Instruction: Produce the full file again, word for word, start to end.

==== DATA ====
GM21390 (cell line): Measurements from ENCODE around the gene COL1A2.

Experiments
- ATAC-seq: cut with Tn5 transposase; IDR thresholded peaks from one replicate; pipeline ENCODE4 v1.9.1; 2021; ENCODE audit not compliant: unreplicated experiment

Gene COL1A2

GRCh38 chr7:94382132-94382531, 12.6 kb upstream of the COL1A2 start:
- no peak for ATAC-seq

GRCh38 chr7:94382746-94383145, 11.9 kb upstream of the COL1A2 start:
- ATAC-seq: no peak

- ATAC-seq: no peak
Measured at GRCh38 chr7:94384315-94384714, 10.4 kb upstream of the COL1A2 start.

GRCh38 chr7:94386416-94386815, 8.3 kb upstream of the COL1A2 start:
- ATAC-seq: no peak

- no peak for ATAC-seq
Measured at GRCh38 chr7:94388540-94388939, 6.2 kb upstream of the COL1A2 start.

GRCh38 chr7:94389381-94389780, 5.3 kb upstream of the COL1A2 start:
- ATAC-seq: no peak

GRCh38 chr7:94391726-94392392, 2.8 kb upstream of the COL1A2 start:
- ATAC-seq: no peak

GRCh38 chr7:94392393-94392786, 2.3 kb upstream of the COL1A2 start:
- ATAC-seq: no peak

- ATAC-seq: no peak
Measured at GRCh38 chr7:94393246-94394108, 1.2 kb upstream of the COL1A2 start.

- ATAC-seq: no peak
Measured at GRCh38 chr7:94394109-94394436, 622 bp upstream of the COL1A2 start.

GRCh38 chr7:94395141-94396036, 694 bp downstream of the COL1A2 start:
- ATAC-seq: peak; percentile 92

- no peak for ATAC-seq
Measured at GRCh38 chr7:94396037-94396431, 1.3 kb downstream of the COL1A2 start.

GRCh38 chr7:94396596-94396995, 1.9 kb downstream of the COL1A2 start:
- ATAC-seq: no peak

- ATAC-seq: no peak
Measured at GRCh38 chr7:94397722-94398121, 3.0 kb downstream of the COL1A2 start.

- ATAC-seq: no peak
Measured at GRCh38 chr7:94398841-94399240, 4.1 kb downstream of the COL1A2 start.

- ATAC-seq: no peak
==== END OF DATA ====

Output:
GM21390 (cell line): Measurements from ENCODE around the gene COL1A2.

Experiments
- ATAC-seq: cut with Tn5 transposase; IDR thresholded peaks from one replicate; pipeline ENCODE4 v1.9.1; 2021; ENCODE audit not compliant: unreplicated experiment

Gene COL1A2

GRCh38 chr7:94382132-94382531, 12.6 kb upstream of the COL1A2 start:
- no peak for ATAC-seq

GRCh38 chr7:94382746-94383145, 11.9 kb upstream of the COL1A2 start:
- ATAC-seq: no peak

- ATAC-seq: no peak
Measured at GRCh38 chr7:94384315-94384714, 10.4 kb upstream of the COL1A2 start.

GRCh38 chr7:94386416-94386815, 8.3 kb upstream of the COL1A2 start:
- ATAC-seq: no peak

- no peak for ATAC-seq
Measured at GRCh38 chr7:94388540-94388939, 6.2 kb upstream of the COL1A2 start.

GRCh38 chr7:94389381-94389780, 5.3 kb upstream of the COL1A2 start:
- ATAC-seq: no peak

GRCh38 chr7:94391726-94392392, 2.8 kb upstream of the COL1A2 start:
- ATAC-seq: no peak

GRCh38 chr7:94392393-94392786, 2.3 kb upstream of the COL1A2 start:
- ATAC-seq: no peak

- ATAC-seq: no peak
Measured at GRCh38 chr7:94393246-94394108, 1.2 kb upstream of the COL1A2 start.

- ATAC-seq: no peak
Measured at GRCh38 chr7:94394109-94394436, 622 bp upstream of the COL1A2 start.

GRCh38 chr7:94395141-94396036, 694 bp downstream of the COL1A2 start:
- ATAC-seq: peak; percentile 92

- no peak for ATAC-seq
Measured at GRCh38 chr7:94396037-94396431, 1.3 kb downstream of the COL1A2 start.

GRCh38 chr7:94396596-94396995, 1.9 kb downstream of the COL1A2 start:
- ATAC-seq: no peak

- ATAC-seq: no peak
Measured at GRCh38 chr7:94397722-94398121, 3.0 kb downstream of the COL1A2 start.

- ATAC-seq: no peak
Measured at GRCh38 chr7:94398841-94399240, 4.1 kb downstream of the COL1A2 start.

- ATAC-seq: no peak